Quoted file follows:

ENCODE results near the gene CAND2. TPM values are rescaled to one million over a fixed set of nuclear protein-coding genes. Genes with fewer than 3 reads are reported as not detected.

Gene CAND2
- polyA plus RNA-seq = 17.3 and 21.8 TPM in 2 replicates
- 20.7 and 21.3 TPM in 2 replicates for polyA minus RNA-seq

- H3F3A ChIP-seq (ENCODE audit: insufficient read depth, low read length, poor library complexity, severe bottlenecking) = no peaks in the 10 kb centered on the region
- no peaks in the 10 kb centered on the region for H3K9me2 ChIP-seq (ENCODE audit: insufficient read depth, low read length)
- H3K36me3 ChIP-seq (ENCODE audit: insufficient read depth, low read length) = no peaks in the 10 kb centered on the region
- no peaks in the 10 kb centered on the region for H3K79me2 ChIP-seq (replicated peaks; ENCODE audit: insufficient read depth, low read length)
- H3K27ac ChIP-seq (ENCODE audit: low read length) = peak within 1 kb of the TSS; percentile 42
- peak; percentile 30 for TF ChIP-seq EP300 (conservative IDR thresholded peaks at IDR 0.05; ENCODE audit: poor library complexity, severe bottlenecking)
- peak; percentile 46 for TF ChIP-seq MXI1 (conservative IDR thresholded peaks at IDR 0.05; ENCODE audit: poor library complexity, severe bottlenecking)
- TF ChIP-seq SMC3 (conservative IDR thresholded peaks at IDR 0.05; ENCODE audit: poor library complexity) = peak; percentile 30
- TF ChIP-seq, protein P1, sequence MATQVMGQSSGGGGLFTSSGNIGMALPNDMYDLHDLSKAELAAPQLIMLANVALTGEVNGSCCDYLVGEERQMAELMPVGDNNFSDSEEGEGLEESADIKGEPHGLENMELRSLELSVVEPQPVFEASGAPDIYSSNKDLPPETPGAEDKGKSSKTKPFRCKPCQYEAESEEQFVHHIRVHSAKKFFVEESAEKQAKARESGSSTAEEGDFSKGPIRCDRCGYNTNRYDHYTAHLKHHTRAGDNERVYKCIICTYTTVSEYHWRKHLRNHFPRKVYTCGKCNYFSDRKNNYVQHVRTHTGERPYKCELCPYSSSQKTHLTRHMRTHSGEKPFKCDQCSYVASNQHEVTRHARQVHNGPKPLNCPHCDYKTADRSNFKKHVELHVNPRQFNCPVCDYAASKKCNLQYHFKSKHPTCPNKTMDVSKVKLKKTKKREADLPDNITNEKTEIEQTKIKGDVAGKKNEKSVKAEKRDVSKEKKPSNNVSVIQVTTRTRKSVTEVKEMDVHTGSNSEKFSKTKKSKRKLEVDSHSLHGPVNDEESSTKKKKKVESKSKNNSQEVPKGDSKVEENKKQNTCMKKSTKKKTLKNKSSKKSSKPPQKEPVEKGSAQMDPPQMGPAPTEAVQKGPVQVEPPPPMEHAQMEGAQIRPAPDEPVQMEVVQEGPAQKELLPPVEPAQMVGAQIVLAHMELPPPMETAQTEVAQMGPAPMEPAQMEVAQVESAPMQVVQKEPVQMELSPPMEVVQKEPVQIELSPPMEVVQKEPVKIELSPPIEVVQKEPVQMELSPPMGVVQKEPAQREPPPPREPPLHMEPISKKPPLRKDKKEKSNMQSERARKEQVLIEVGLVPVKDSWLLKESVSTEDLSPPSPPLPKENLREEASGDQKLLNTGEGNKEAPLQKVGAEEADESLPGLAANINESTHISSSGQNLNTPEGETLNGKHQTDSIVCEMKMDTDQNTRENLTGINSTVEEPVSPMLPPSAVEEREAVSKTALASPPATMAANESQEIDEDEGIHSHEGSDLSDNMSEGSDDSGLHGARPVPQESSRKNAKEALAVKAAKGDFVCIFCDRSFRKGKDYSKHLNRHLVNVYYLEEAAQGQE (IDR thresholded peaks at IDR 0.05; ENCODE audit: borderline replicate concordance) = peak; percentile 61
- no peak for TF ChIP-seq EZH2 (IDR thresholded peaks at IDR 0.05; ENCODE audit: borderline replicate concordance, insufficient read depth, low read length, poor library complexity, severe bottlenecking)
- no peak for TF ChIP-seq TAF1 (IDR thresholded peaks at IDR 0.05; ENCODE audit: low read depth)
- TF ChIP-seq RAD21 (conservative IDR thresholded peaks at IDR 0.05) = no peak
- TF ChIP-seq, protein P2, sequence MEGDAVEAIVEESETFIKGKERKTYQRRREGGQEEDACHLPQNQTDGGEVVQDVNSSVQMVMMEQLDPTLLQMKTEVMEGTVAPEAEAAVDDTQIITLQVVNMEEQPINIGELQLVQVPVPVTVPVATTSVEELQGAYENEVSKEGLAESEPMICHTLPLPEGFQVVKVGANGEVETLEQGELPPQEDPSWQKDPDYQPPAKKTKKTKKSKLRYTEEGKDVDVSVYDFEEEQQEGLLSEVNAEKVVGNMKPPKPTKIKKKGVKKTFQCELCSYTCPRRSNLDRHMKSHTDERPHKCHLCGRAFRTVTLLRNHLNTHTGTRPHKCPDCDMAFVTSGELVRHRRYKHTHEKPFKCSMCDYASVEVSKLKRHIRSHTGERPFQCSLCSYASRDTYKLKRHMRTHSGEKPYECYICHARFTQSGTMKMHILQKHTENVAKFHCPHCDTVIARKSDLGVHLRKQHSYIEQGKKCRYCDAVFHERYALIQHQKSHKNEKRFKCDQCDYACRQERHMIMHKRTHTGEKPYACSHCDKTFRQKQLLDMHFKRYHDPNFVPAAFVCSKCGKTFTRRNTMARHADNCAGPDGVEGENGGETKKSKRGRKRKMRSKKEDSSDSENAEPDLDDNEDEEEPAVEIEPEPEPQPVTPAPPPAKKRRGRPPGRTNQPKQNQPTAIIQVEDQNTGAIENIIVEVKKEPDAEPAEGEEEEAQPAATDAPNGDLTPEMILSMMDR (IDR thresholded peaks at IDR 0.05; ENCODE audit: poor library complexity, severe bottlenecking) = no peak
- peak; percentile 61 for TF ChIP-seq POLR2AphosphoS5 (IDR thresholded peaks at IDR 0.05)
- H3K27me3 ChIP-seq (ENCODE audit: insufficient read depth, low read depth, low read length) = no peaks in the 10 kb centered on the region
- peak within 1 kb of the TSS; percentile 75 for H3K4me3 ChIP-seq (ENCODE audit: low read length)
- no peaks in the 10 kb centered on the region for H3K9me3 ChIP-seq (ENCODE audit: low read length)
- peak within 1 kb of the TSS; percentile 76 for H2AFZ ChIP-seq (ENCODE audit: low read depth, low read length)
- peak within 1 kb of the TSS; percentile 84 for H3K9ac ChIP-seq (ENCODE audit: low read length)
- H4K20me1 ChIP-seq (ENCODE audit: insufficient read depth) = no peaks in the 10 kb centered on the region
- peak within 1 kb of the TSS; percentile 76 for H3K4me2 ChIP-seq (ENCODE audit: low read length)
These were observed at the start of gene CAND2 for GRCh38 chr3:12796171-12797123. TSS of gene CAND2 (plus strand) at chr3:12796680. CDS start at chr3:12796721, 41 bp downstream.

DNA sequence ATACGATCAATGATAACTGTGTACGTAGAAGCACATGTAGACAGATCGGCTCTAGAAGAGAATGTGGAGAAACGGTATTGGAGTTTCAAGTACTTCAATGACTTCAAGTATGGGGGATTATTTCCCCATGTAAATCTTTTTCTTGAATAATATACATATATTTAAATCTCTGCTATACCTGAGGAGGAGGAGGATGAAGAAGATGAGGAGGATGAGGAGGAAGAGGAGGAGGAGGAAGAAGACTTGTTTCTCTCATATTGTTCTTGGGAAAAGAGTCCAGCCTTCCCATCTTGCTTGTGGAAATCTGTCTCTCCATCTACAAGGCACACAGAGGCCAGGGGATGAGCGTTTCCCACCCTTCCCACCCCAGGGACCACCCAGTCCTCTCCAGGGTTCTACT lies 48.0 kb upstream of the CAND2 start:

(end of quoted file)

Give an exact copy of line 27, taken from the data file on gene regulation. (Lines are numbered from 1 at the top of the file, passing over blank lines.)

DNA sequence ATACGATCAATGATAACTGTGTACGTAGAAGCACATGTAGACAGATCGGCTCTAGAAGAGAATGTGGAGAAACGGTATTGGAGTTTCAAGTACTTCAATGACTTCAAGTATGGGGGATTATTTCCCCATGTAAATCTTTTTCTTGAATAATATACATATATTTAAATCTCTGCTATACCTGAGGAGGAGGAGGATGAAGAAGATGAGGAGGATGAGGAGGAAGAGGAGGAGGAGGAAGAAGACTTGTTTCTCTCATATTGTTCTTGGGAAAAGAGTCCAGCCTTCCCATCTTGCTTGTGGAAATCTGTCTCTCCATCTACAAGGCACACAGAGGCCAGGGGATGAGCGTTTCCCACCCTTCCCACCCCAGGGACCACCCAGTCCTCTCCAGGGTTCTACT lies 48.0 kb upstream of the CAND2 start: